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35 of 37 people found the following review helpful By Miss Print VINE VOICE on October 16, 2007
Format: Hardcover
Extras is the fourth book in Scott Westerfeld's critically acclaimed, New York Times bestselling series (originally it was a trilogy). The first three books Uglies, Pretties, and Specials follow Tally Youngblood, a fifteen-year-old girl living in a futuristic world so dominated by plastic surgery that anyone who looks normal is ugly. Extras is set three years after the events of the trilogy unfold, in a different city, with different main characters. The trilogy, however, sets the framework for everything that happens in Extras so while the book is great on its own it definitely assumes you know the story of the trilogy.

In this new world, where everything is changing, being pretty isn't enough to get by. Now it's fame that matters. The more famous you are, the higher your face rank is. A higher rank means more currency in a world where celebrity is everything.

Everyone is trying to get more attention somehow: "tech-heads" are obsessed with gadgets, "surge monkeys" are hooked on the newest trends in plastic surgery, and "kickers" use feeds (think blogs but techier and cooler because it's a Westerfeld idea) to spread the word on all the gossip and trends worth mentioning. But staying famous is a lot easier than getting famous. Just ask Aya Fuse. Fifteen-year-old Aya has had her own feed for a year, but her rank is still 451,369--so low that she's a definite nobody, someone her city calls an extra.

Aya has a plan to up her rank though. All she needs is a really big story to kick. Aya finds the perfect story when she meets the Sly Girls, a clique pulling crazy tricks in utter obscurity. As Aya follows her story she realizes it's much bigger than one clique: maybe the biggest story since Tally Youngblood changed everything.
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33 of 36 people found the following review helpful By Chelsea Clarkson on October 4, 2007
Format: Hardcover
This book was amazing!! I was a little hesitant when I heard it wasn't about Tally, but it definitely exceeded my expectations. The characters are well written and likable. You find yourself falling into the story, and you cannot put it down until you turn that final page. The end left me yearning for more and I really hope he writes another.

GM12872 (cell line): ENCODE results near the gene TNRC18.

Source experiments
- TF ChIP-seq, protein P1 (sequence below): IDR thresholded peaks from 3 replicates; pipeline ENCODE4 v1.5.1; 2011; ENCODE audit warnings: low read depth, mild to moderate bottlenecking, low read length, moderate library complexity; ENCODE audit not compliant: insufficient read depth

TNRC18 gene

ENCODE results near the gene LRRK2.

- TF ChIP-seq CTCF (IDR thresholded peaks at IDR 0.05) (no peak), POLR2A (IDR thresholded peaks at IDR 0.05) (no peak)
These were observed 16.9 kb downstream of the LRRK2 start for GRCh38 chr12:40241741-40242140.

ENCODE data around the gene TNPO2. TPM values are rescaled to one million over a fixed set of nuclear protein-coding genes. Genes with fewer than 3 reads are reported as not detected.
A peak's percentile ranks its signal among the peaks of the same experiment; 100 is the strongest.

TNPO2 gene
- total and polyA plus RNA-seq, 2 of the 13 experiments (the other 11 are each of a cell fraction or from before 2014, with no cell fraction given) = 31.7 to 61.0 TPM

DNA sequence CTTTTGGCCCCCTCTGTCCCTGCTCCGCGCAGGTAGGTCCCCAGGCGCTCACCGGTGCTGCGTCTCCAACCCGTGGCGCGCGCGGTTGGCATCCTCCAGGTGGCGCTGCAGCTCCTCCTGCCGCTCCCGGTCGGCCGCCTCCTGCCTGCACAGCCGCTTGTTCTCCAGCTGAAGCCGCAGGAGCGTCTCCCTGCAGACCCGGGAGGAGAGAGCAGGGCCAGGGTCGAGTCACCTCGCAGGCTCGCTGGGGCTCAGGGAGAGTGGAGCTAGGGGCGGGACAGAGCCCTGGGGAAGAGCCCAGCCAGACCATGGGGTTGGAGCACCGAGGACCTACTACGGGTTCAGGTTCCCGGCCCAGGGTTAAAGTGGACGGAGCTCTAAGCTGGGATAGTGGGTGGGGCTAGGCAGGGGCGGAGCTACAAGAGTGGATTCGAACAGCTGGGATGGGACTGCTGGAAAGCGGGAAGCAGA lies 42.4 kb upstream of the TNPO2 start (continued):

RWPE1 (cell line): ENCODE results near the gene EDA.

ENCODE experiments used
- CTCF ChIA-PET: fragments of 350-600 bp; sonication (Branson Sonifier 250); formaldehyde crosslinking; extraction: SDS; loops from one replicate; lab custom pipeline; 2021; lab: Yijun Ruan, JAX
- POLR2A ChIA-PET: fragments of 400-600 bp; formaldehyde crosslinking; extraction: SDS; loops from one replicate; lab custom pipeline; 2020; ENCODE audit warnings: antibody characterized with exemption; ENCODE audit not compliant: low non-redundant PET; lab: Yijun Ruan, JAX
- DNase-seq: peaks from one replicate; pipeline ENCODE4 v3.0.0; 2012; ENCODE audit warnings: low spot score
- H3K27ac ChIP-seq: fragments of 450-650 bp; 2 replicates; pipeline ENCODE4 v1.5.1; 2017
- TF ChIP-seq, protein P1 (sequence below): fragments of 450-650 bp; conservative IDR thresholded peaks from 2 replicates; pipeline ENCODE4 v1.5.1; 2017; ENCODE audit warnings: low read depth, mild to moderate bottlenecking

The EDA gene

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21 of 26 people found the following review helpful By Keary C. McHugh on March 12, 2008
Format: Hardcover
I first read Uglies for my YA lit class, and I loved it. I loved it so much that I went on to read Pretties, and then Specials. And it was after I finished reading Specials that I began to notice a trend, a trend that Extras continues: Westfeld cannot write a decent ending.

Extras begins in an exciting fashion. The world has become completely individualized since Tally brought down the Pretty system. Aya is a teenage Japanese girl who is completely unfamous in a city that runs on fame. Desperate to become famous, she follows what she thinks will be a story about a group of adventerous girls and discovers instead a potentially deadly secret. And the book just goes down hill from there.

Like Pretties and Specials, Extras begins in a fast-paced, mysterious fashion that completely hooks you in with all of the tantalizing possibilities it offers. And then it slips into a luke-warm middle and concludes in an ending that is not only uninteresting, but completely anti-climatic. I was left with a "Is that all there is?" feeling, a feeling that I have come to realize is typical of a patented Westfeld ending.
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23 of 29 people found the following review helpful By StaceyK on October 3, 2007
Format: Hardcover
I was lucky enough to get to read an advance copy of this book (and meet the author) this past weekend. I loved the book! I think it's my favorite of the series, mainly because it relates so clearly to our culture's desire for fame. But I think the world-building is fantastic in all of the books and I was excited to return to that world for this fourth visit. I also enjoyed getting a perspective other than Tally's as well as seeing Tally from someone else's eyes. Aya is terrific, young and prone to making mistakes but trying to do the right thing. : ) A commendable heroine!